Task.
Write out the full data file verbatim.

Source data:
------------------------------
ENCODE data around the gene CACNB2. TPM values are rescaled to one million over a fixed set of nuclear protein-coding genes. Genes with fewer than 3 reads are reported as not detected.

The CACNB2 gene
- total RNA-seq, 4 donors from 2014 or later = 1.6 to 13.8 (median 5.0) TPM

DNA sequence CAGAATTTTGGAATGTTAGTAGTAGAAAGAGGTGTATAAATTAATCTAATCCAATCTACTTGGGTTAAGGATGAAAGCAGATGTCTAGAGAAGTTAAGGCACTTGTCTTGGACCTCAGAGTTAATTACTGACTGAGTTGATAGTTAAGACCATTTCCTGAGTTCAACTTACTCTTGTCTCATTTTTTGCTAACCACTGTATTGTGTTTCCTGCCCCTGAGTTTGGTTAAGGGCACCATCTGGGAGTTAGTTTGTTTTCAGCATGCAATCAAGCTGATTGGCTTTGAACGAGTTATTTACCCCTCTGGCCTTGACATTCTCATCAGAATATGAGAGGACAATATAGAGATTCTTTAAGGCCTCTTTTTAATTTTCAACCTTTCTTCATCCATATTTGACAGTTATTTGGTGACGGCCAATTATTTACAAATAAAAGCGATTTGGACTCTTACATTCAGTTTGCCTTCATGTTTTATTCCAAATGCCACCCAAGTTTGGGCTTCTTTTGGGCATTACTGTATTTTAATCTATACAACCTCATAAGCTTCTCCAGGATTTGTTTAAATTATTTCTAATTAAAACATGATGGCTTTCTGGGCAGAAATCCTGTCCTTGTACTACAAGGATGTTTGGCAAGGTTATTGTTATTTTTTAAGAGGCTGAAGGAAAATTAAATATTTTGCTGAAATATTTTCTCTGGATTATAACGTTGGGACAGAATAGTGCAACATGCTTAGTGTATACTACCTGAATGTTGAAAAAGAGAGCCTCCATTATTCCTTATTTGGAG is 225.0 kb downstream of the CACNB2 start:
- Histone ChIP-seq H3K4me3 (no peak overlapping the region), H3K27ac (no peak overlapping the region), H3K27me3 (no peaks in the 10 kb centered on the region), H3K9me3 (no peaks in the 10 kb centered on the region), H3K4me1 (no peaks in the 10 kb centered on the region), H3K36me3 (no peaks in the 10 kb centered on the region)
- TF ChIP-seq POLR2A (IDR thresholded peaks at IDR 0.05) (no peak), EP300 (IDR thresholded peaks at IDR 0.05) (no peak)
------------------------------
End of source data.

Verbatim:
ENCODE data around the gene CACNB2. TPM values are rescaled to one million over a fixed set of nuclear protein-coding genes. Genes with fewer than 3 reads are reported as not detected.

The CACNB2 gene
- total RNA-seq, 4 donors from 2014 or later = 1.6 to 13.8 (median 5.0) TPM

DNA sequence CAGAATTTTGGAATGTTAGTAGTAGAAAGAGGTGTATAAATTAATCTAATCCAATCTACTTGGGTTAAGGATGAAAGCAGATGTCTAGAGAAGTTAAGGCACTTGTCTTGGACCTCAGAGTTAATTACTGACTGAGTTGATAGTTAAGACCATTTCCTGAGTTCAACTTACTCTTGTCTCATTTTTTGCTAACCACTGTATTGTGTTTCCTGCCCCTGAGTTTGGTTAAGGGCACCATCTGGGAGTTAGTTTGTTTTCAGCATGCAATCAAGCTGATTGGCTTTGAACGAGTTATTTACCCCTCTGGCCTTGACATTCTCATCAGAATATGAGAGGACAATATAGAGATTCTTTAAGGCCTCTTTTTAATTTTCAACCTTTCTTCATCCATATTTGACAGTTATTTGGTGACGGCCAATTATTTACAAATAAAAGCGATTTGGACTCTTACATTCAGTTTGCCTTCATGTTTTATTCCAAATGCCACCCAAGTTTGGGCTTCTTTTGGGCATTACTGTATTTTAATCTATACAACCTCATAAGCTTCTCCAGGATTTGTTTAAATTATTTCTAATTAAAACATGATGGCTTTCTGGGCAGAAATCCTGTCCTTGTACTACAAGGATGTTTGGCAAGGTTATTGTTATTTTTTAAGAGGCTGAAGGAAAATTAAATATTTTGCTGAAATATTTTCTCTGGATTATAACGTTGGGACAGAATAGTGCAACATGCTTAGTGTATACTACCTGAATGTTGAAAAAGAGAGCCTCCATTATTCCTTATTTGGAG is 225.0 kb downstream of the CACNB2 start:
- Histone ChIP-seq H3K4me3 (no peak overlapping the region), H3K27ac (no peak overlapping the region), H3K27me3 (no peaks in the 10 kb centered on the region), H3K9me3 (no peaks in the 10 kb centered on the region), H3K4me1 (no peaks in the 10 kb centered on the region), H3K36me3 (no peaks in the 10 kb centered on the region)
- TF ChIP-seq POLR2A (IDR thresholded peaks at IDR 0.05) (no peak), EP300 (IDR thresholded peaks at IDR 0.05) (no peak)